When charged particles from outside Earth’s atmosphere reach Earth, the particles collide with the atoms found in Earth’s atmosphere and separate into subatomic particles, such as muons. Despite having an average lifetime of only 2.2 microseconds, muons can reach the surface of Earth. Muons can be detected with certain counters, photomultiplier tubes, and a detector. In this study, cosmic ray detectors were used to observe the effect elevation has on total muon activity. When detectors are placed at low points of natural elevation, high points of natural elevation, and taken on airplane flights, muon activity changes. Less activity was recorded near a local riverbank than on an elevated hilltop. The greatest change in muon activity was observed when detecting rates during an airplane trip. As expected, the results showed a significance increase in muon activity at the highest elevation.
Cal Swartzendruber (Bethany Christian), Susan Sakimoto (Riley High School),
H. Bradbury (New Buffalo High School), S. Grisoli (St. Joseph's High School)
GRAND is an array of position sensitive proportional wire chambers (PWCs) located at 86.2 deg W, 41.7 deg N at an elevation of 220 m north of the University of Notre Dame campus. The 64 detector stations have a total of 82 sq-m of muon detector area. The geometry of the PWC detector stations (four stacked pairs of x and y planes) allows the measurement of charged particle tracks in two orthogonal planes to within less than one deg, on average. Muons are 99% differentiated from electrons by means of a 51 mm thick steel plate above the last pair of x and y planes. An overview of the operation of Project GRAND is given.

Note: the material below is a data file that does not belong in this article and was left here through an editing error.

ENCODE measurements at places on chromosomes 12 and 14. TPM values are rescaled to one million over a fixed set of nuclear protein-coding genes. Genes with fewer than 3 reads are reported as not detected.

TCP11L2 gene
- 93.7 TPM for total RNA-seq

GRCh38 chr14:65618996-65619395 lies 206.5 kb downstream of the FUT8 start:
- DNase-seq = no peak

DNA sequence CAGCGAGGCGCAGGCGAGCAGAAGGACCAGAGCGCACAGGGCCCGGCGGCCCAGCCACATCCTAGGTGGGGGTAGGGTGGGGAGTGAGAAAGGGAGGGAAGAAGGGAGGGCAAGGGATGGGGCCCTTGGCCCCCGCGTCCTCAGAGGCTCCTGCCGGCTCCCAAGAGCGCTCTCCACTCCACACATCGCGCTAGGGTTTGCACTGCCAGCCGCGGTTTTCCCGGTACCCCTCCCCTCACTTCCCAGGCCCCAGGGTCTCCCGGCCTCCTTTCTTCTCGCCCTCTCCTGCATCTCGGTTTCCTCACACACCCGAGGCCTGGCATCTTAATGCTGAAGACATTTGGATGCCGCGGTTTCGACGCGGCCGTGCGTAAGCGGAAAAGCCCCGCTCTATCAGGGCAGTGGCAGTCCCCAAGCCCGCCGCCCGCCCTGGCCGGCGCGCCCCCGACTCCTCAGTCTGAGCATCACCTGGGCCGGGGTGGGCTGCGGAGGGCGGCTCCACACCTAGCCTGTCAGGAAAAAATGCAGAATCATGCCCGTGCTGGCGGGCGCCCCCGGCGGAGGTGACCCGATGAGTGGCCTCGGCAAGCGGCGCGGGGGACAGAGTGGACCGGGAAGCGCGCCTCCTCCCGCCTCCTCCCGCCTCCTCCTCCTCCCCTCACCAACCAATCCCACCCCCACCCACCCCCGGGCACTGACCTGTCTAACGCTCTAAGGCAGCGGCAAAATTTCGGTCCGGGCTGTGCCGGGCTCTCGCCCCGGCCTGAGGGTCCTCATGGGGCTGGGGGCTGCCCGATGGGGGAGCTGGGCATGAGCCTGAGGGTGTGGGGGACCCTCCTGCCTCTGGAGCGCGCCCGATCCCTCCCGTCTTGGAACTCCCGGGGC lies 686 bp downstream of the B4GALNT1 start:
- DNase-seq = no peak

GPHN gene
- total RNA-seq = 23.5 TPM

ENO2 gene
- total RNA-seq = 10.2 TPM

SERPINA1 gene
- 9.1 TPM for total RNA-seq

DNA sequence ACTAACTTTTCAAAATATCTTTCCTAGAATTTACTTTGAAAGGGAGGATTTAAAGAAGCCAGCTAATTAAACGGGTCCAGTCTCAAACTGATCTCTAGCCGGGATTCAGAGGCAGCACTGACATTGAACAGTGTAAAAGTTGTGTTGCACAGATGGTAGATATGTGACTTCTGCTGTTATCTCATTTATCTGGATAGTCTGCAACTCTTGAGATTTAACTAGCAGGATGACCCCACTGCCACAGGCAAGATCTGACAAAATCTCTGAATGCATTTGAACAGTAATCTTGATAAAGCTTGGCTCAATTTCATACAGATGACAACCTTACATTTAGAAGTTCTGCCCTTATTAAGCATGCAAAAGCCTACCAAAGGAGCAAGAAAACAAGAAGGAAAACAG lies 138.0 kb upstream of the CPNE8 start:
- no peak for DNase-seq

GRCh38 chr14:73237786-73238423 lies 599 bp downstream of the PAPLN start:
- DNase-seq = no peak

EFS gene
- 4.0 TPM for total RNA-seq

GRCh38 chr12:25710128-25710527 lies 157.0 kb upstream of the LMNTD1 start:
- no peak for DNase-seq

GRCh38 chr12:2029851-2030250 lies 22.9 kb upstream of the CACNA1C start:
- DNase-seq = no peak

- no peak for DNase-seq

Tiny URL for this page: http://tinyurl.com/o8klzkv.
|Mon 18 May||Tue 19 May||Wed 20 May||Thu 21 May||Fri 22 May|
Introduction to Particle Physics
Dr. Daniel Karmgard,
University of Notre Dame
Data Analysis Prep
Per 2, 4, 6
Per 4 only
TOTEM Data Express:
TOTEM Data Express:
Discussion of Results and Q&A
with Dr. Karmgard
- Particle Adventure
- CMS Masterclass website
- LHC Rap
- Higgs Boson Explained (PHD Comics video)
- Dark Matters (PHD Comics video)
- Videos by Dr. Don Lincoln, Fermilab/ND
The Notre Dame QuarkNet Center (NDQC) continued to hold weekly meetings in 2014. A highlight of this year’s meetings was Lead Teacher Patrick Mooney helping the group to learn MatLab at one meeting per month.